Does Fauci think states will need harsher restrictions ahead of Christmas?
The answer to that question will vary depending on the state, Fauci said.
“I had a couple of calls from health authorities in different states, trying to bounce off me my opinion of whether or not they should Institute harsher restrictions like selected types of lockdowns,” Fauci said. “Not countrywide lockdowns, but saying for a particular city, or a particular town, in which it’s clear they’re overrunning their health system, maybe the only thing you could do is a temporary two or three-week shutdown to try and relieve the burden.”
Fauci was very clear that mandated shutdowns are not something he wants to universally recommend
“One of the things you got to be careful about when you’re dealing with as large a country as the United States, with so many states, so many cities, so many towns, is that you want to be careful about making blanket strong recommendations,” he said. “States and cities should at least consider that [temporary lockdowns] if it looks like everything they’ve said everything they’ve tried, has not worked and they are on the brink of being overrun. If that is the case, then they should seriously consider some more stringent recommendations.”
Dr. Anthony Fauci has served as head director for the National Institute of Allergy and Infectious Diseases since 1984, and has advised six presidents on a wide range of domestic and global health issues.
Melbourne, Australia (CNN) — Australia’s Minister of Immigration, Citizenship and Multicultural Affairs has threatened to cancel the visas of any visitors caught breaking rules designed to prevent the spread of Covid-19 in the country, after hundreds of people attended a beach party in Sydney’s Bronte Beach on Christmas Day.
Local journalist Peter Hannam, who walked by the event at 5 p.m., said a number of people in attendance were talking loudly in British accents.
“These are the same people who would every summer gather at Bondi Beach or Bronte or somewhere else because they want to show off to their northern hemisphere friends that it’s Christmas and we’re in summer,” he said.
Authorities were eventually forced to break up the event, with the state’s riot police deployed to assist in removing the crowd.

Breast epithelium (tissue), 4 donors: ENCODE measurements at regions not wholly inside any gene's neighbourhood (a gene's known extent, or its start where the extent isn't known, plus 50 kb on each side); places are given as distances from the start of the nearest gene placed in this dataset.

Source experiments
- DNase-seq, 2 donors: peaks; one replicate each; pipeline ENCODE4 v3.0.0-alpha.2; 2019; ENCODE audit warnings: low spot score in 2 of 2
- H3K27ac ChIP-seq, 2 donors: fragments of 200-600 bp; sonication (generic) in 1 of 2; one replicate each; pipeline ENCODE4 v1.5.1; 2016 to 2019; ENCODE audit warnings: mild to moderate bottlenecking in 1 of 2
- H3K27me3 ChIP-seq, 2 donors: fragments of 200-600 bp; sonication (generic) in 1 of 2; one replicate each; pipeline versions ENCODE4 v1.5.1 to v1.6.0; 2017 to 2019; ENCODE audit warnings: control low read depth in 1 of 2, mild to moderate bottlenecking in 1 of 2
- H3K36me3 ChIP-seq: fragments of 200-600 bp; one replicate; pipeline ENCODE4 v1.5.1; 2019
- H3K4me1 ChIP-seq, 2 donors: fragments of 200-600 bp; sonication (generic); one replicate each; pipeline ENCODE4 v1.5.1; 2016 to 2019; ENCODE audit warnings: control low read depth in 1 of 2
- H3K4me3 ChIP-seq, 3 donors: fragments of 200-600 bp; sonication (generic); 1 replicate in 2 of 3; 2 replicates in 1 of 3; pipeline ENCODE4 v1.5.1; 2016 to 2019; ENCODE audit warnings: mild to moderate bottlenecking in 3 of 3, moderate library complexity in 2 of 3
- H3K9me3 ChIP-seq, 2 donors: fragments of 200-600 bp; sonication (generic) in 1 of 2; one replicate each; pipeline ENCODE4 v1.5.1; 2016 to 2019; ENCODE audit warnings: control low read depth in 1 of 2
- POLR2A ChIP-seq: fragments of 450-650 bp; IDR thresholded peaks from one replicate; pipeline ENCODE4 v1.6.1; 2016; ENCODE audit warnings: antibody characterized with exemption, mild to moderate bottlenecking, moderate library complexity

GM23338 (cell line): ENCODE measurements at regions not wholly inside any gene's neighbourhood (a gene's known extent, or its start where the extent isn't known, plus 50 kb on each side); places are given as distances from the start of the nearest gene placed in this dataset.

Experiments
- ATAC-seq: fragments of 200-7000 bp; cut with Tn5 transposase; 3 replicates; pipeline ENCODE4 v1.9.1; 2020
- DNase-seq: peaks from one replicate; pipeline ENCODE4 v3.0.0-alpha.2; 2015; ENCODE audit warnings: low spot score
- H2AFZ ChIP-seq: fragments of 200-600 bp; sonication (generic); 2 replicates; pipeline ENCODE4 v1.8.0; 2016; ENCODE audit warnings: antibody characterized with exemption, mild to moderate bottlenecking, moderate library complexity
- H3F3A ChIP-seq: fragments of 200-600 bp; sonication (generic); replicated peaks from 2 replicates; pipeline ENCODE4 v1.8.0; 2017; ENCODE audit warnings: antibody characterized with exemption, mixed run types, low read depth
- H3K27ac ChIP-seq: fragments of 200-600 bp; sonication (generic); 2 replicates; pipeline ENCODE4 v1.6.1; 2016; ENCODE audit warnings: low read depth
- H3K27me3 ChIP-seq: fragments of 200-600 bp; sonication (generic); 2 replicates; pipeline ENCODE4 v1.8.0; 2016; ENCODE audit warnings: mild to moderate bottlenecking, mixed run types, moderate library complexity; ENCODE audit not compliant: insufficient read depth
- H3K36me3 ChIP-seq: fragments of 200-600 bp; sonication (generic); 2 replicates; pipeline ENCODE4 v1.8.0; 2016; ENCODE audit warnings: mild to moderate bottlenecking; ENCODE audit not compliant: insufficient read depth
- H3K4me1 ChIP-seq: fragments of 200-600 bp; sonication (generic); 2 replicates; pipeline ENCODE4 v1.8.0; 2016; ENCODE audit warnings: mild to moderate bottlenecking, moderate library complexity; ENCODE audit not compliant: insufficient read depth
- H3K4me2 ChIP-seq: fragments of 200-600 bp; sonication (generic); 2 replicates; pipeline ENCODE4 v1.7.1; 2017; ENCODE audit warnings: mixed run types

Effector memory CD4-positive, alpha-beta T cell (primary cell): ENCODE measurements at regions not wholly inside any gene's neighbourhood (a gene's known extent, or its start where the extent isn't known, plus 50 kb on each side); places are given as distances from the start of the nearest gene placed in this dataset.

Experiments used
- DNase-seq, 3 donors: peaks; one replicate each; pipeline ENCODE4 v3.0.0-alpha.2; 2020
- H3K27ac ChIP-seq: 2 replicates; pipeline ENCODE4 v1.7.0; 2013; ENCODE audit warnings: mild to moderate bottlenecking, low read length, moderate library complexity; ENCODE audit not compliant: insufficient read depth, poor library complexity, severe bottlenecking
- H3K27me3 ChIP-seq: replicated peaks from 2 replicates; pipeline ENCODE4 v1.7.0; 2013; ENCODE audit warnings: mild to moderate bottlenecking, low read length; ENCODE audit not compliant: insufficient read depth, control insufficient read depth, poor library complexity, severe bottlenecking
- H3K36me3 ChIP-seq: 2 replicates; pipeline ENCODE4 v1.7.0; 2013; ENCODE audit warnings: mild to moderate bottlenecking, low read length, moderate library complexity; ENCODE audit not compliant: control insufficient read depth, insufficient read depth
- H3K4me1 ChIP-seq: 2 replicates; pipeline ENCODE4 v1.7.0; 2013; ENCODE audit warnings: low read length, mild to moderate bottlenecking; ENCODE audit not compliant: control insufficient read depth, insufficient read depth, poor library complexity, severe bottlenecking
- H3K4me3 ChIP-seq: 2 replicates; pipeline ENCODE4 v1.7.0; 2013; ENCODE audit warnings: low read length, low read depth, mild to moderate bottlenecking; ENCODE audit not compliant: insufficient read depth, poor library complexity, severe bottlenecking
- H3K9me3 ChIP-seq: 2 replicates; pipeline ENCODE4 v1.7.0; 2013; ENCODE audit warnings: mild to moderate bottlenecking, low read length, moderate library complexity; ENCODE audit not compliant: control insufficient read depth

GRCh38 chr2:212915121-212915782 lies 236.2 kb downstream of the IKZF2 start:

One person, a 25-year-old man, was issued a court attendance notice for failing to comply with the “move on” direction, police said. “The remainder of the crowd complied and left the area,” police said in a statement.
“Visitors to Australia need to be very clear that if they breach public health orders they are threatening the health and safety of Australians and the federal government will look at their visas,” he said in an interview with the Australian Broadcasting Corporation on December 29.
Travel to and from Maine remained depressed over Christmas weekend.
Figures from the Maine Turnpike Authority show 60,429 vehicles passed through the York toll plaza Dec. 24-26, compared with 103,948 vehicles over the same three days last year. That’s a 42 percent decline.
That was a steeper decline than projected by the Maine Turnpike Authority before the holiday weekend, but it coincided with a rain and wind storm on Christmas Day. That not only made travel more hazardous, but Turnpike Authority Executive Director Peter Mills said the rain and mild temperatures may also have discouraged skiers and snowmobilers who might have otherwise driven north for a holiday weekend on the slopes and trails.
At the Portland International Jetport, the number of passengers going through security screening on those same three days was 2,869, down 68 percent from the same three days last year. However, Dec. 23 was a much busier day at the jetport, with 1,856 passengers, just 19.7 percent below the same day last year.
And Bangor International Airport reported its passenger traffic so far in December is running 43 percent behind December 2019.
Portland Jetport Assistant Manager Zach Sundquist said the decline in passengers flying out of Portland roughly matched the decline in flights serving the city, so flyers likely found their aircraft full.
As for maintaining social distancing in the terminal, Sundquist said, “The spoke airports like Portland, where you’re starting and ending your journey, the social distancing, the spreading out has been pretty easy to do.”
He said pictures of crowded airport terminals are likely hub airports where flyers change planes.
The story was different for in-state travel. Citing state transportation department figures, Mills said traffic on Maine’s other roads was down just 16 percent Dec. 20-26, compared with last year. That could represent many families and friends gathering for Christmas, which could lead to an increase in COVID-19 cases in the days ahead.
This article appears through a media partnership with Maine Public.
BUFFALO, N.Y. — Holiday travel was hampered by the snow this weekend but canceled or rescheduled flights have been the trend throughout the COVID pandemic.
A spokesperson for the Niagara Frontier Transportation Authority told 2 On Your Side that the Buffalo Niagara International Airport saw a slight uptick this week for Christmas, but on average the airport is seeing only 30 percent of its usual travelers.
“Typically in this busy season we’re in right now we see 7,500 outbound travelers, currently that’s gone down to 1,700 travelers so that speaks volumes about where we are in respect to travel volume. It’s really really lower than normal,” according to NFTA spokesperson Helen Tederous.
Tederous added the airport has been fielding a lot of questions about when things will be back to normal. Even the NFTA doesn’t know.
She also said despite less traffic, the airport is doing OK financially with no layoffs thus far.